Electricity generation and distribution have seen key investments, including the state-owned Three Gorges’ purchase of hydroelectric plants in Brazil from Duke Energy. Information technology, finance, and transportation make up the vast majority of industries in the jump in service sector investment. Chinese firms such as Huawei, ZTE, Hainan Airlines (HNA Group), and Bank of Communications have all made major investments in Latin America in the past few years. This also reflects changes in China’s domestic economy, as it shifts toward services such as health care, culture, and commercial services, and relies relatively less on manufacturing.

FIGURE 4. Chinese FDI in Latin America, by Country (2003 - 2016)

Chinese FDI in Latin America, by Country (2003 - 2016)

Source: Bureau van Dijk, fDi Markets
Note: Includes M&A and greenfield investment.

Brazil, by far, is the preferred destination for these investment flows (Figure 4). Even though global FDI to Brazil was smaller in 2016 compared to 2014 as firms worried about political and economic uncertainty, Chinese firms doubled down, accounting for their largest annual FDI ever to the country—more than $11 billion. The increasing financial flow from China to Brazil is also reflected by large government loans to the country in 2016, with nearly $15 billion coming from China Development Bank, mainly to finance energy projects.

Beyond Brazil, a number of countries have received large sums of investment from China recently. Mexico has seen more than forty deals valued at over $4 billion in the span of three years (2014 to 2016) from China—a remarkable amount considering no previous year had seen more than five deals. Many of these deals are in the automotive, IT, and alternative energy industries. Argentina, too, has seen around $5 billion in cumulative FDI from China, including investments by Chongqing Grain Group, ICBC, Chery Auto, and Sany. Bolivia has received$3.5 billion from two deals, a $3 billion joint venture by Shengli International Drilling Co and Bolivia’s state-owned oil firm YPFB and a $450 million investment in the mining and metals industry by Sinosteel.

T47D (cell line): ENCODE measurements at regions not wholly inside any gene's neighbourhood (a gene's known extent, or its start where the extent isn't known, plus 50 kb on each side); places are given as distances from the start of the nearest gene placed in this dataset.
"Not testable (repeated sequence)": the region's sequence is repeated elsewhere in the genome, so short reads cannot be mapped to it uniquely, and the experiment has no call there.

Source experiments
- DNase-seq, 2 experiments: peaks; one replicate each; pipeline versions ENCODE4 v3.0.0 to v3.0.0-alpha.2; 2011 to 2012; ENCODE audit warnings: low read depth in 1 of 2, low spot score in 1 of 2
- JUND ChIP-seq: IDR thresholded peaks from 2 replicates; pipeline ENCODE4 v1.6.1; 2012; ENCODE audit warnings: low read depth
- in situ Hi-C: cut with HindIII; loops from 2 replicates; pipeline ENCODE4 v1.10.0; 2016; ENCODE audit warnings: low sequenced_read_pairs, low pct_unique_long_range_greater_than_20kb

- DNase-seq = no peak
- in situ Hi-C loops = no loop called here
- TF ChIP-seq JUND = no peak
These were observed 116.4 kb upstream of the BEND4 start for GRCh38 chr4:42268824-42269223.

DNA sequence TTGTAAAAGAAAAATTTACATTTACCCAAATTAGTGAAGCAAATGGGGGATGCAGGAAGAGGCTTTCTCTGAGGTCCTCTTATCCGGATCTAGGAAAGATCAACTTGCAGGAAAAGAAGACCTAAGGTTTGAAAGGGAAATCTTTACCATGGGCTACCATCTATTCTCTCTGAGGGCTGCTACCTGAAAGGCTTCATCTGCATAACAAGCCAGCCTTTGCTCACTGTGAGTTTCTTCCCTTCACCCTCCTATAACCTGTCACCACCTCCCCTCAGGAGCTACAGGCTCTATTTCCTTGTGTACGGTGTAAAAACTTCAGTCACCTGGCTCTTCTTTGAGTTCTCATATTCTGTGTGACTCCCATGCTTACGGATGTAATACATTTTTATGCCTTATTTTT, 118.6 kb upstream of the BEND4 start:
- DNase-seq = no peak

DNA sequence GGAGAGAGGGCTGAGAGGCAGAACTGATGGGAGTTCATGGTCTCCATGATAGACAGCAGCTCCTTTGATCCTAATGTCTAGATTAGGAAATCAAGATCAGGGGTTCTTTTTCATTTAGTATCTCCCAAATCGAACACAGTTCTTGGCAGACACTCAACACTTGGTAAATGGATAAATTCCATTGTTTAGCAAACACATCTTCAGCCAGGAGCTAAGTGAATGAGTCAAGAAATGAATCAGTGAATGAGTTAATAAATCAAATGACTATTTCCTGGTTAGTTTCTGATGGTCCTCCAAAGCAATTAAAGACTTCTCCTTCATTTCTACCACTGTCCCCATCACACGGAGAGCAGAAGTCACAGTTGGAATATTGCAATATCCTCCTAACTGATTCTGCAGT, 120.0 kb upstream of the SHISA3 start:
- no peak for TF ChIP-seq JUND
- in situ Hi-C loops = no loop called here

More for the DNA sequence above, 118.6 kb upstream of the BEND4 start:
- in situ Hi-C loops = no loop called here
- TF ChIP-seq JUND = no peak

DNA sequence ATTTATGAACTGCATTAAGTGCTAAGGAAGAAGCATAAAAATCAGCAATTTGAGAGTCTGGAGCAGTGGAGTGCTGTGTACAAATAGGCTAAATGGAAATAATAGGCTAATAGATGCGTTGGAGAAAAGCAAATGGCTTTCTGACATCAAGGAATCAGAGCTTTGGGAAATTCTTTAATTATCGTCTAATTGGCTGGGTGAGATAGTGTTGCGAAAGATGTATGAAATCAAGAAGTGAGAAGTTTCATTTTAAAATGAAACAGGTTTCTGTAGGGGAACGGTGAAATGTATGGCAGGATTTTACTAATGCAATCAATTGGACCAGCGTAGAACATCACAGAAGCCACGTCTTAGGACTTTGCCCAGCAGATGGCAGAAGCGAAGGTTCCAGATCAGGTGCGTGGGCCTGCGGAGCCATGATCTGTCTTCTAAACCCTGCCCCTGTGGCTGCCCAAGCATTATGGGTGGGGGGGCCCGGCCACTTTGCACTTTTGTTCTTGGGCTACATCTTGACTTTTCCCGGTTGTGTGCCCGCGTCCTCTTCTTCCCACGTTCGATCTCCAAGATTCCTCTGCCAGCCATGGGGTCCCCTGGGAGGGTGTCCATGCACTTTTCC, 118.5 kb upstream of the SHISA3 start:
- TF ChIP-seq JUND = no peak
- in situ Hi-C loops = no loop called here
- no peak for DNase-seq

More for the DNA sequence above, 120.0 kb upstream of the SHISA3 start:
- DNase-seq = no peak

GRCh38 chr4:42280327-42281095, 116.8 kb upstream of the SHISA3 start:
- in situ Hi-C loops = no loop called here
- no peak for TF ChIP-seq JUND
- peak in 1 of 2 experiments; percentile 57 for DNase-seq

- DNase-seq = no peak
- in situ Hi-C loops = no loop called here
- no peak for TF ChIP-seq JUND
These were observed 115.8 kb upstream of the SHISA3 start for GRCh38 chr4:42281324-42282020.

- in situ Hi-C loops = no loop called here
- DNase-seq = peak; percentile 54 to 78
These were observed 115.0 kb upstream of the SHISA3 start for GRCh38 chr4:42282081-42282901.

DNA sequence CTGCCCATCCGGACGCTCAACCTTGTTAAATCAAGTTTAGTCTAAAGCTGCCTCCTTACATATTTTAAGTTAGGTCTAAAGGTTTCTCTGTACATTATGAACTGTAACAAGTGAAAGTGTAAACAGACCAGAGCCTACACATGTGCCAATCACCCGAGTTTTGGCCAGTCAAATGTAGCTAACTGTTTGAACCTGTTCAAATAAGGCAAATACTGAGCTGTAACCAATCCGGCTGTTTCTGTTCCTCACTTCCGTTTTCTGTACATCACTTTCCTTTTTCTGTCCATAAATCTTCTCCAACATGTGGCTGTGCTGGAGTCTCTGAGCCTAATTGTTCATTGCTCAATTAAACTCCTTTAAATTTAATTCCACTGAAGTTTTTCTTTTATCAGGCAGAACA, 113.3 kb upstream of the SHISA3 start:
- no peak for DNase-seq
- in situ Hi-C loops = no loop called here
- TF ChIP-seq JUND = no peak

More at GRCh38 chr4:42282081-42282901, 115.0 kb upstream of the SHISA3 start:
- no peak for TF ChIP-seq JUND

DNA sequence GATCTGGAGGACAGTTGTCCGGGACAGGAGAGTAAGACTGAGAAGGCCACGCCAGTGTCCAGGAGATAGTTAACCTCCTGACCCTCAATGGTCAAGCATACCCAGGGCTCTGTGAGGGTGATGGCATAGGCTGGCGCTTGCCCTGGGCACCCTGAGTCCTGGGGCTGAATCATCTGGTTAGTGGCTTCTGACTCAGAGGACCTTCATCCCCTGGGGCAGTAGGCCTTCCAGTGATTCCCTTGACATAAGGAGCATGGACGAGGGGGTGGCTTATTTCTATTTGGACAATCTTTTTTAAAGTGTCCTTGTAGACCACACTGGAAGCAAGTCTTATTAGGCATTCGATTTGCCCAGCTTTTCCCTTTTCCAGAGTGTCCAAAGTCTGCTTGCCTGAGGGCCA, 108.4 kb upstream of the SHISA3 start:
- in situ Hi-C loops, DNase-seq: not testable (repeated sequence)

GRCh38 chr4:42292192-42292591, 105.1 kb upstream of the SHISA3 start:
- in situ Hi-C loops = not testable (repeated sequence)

FIGURE 5. Chinese Mining Investments in Peru

Chinese Mining Investments in Peru

Source: Bureau van Dijk, fDi Markets

Peru, due to favorable political relations with China and abundant natural resources, has received special attention from China’s state-owned mining firms. In 2014 alone, it saw four major deals in mining and metals worth over $13 billion (Figure 5). In the largest, a $7 billion deal in 2014, a group led by China Minmetals (MMG) purchased a copper mine from Glencore Xstrata. CNPC purchased Petrobras Energia Peru for $3 billion that same year. Chinalco, a Chinese aluminum company, originally invested $2 billion in 2008, and has more than doubled that amount since.

Chinese firms are planning $10 billion more in investment in 2017 and 2018, mainly in the extraction of copper and iron ore.21 China needs cheap copper to continue its fast-paced growth in the construction sector, and iron ore because China is the largest producer of steel in the world. China’s steel industry is now dealing with the serious issue of overcapacity; this has global consequences, as Chinese firms are pushing out other global producers of steel, and countries worldwide are starting to erect high barriers for steel imports, including the United States and the European Union.

To be clear, the extractive industries of oil and gas and mining and metals still loom large in Chinese FDI in the region, accounting for more than $50 billion in cumulative investments (Figure 6). But they are shrinking in terms of percentage of annual investment.

FIGURE 6. Chinese FDI in Latin America, by Industry (2003 - 2016)

Chinese FDI in Latin America, by Industry (2003 - 2016)

Source: Bureau van Dijk, fDi Markets
Note: Includes M&A and greenfield investment.